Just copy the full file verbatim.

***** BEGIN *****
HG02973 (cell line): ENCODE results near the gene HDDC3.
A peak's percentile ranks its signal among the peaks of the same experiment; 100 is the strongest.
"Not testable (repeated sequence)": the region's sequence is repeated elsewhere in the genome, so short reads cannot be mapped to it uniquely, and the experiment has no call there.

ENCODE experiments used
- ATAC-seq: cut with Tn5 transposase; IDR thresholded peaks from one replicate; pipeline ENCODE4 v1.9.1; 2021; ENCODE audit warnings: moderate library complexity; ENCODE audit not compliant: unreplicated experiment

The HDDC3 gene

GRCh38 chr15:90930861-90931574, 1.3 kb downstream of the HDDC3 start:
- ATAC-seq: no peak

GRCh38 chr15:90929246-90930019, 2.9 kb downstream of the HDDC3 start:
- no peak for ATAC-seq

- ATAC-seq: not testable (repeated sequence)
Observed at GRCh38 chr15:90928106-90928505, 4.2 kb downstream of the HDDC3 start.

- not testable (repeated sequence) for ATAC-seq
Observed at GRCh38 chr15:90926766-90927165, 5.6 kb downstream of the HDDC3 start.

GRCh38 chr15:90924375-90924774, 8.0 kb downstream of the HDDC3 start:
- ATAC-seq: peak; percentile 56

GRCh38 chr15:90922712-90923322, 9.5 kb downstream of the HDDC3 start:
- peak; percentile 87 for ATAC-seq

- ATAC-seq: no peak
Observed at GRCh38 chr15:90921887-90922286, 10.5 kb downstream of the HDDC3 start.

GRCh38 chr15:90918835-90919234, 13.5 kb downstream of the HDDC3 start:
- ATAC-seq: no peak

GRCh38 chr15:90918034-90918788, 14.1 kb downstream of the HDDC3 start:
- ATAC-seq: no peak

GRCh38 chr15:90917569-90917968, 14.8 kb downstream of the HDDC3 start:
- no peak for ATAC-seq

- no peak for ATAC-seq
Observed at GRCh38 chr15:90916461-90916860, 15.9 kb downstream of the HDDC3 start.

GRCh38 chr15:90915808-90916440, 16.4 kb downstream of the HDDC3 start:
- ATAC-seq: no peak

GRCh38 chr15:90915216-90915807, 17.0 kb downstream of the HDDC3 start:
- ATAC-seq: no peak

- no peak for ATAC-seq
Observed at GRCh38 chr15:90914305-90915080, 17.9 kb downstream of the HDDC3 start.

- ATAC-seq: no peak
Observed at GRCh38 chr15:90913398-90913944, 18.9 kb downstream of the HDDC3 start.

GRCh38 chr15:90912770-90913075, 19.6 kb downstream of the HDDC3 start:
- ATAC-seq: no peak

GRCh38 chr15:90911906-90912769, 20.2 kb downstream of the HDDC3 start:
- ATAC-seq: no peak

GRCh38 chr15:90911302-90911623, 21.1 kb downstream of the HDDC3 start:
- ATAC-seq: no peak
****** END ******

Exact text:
HG02973 (cell line): ENCODE results near the gene HDDC3.
A peak's percentile ranks its signal among the peaks of the same experiment; 100 is the strongest.
"Not testable (repeated sequence)": the region's sequence is repeated elsewhere in the genome, so short reads cannot be mapped to it uniquely, and the experiment has no call there.

ENCODE experiments used
- ATAC-seq: cut with Tn5 transposase; IDR thresholded peaks from one replicate; pipeline ENCODE4 v1.9.1; 2021; ENCODE audit warnings: moderate library complexity; ENCODE audit not compliant: unreplicated experiment

The HDDC3 gene

GRCh38 chr15:90930861-90931574, 1.3 kb downstream of the HDDC3 start:
- ATAC-seq: no peak

GRCh38 chr15:90929246-90930019, 2.9 kb downstream of the HDDC3 start:
- no peak for ATAC-seq

- ATAC-seq: not testable (repeated sequence)
Observed at GRCh38 chr15:90928106-90928505, 4.2 kb downstream of the HDDC3 start.

- not testable (repeated sequence) for ATAC-seq
Observed at GRCh38 chr15:90926766-90927165, 5.6 kb downstream of the HDDC3 start.

GRCh38 chr15:90924375-90924774, 8.0 kb downstream of the HDDC3 start:
- ATAC-seq: peak; percentile 56

GRCh38 chr15:90922712-90923322, 9.5 kb downstream of the HDDC3 start:
- peak; percentile 87 for ATAC-seq

- ATAC-seq: no peak
Observed at GRCh38 chr15:90921887-90922286, 10.5 kb downstream of the HDDC3 start.

GRCh38 chr15:90918835-90919234, 13.5 kb downstream of the HDDC3 start:
- ATAC-seq: no peak

GRCh38 chr15:90918034-90918788, 14.1 kb downstream of the HDDC3 start:
- ATAC-seq: no peak

GRCh38 chr15:90917569-90917968, 14.8 kb downstream of the HDDC3 start:
- no peak for ATAC-seq

- no peak for ATAC-seq
Observed at GRCh38 chr15:90916461-90916860, 15.9 kb downstream of the HDDC3 start.

GRCh38 chr15:90915808-90916440, 16.4 kb downstream of the HDDC3 start:
- ATAC-seq: no peak

GRCh38 chr15:90915216-90915807, 17.0 kb downstream of the HDDC3 start:
- ATAC-seq: no peak

- no peak for ATAC-seq
Observed at GRCh38 chr15:90914305-90915080, 17.9 kb downstream of the HDDC3 start.

- ATAC-seq: no peak
Observed at GRCh38 chr15:90913398-90913944, 18.9 kb downstream of the HDDC3 start.

GRCh38 chr15:90912770-90913075, 19.6 kb downstream of the HDDC3 start:
- ATAC-seq: no peak

GRCh38 chr15:90911906-90912769, 20.2 kb downstream of the HDDC3 start:
- ATAC-seq: no peak

GRCh38 chr15:90911302-90911623, 21.1 kb downstream of the HDDC3 start:
- ATAC-seq: no peak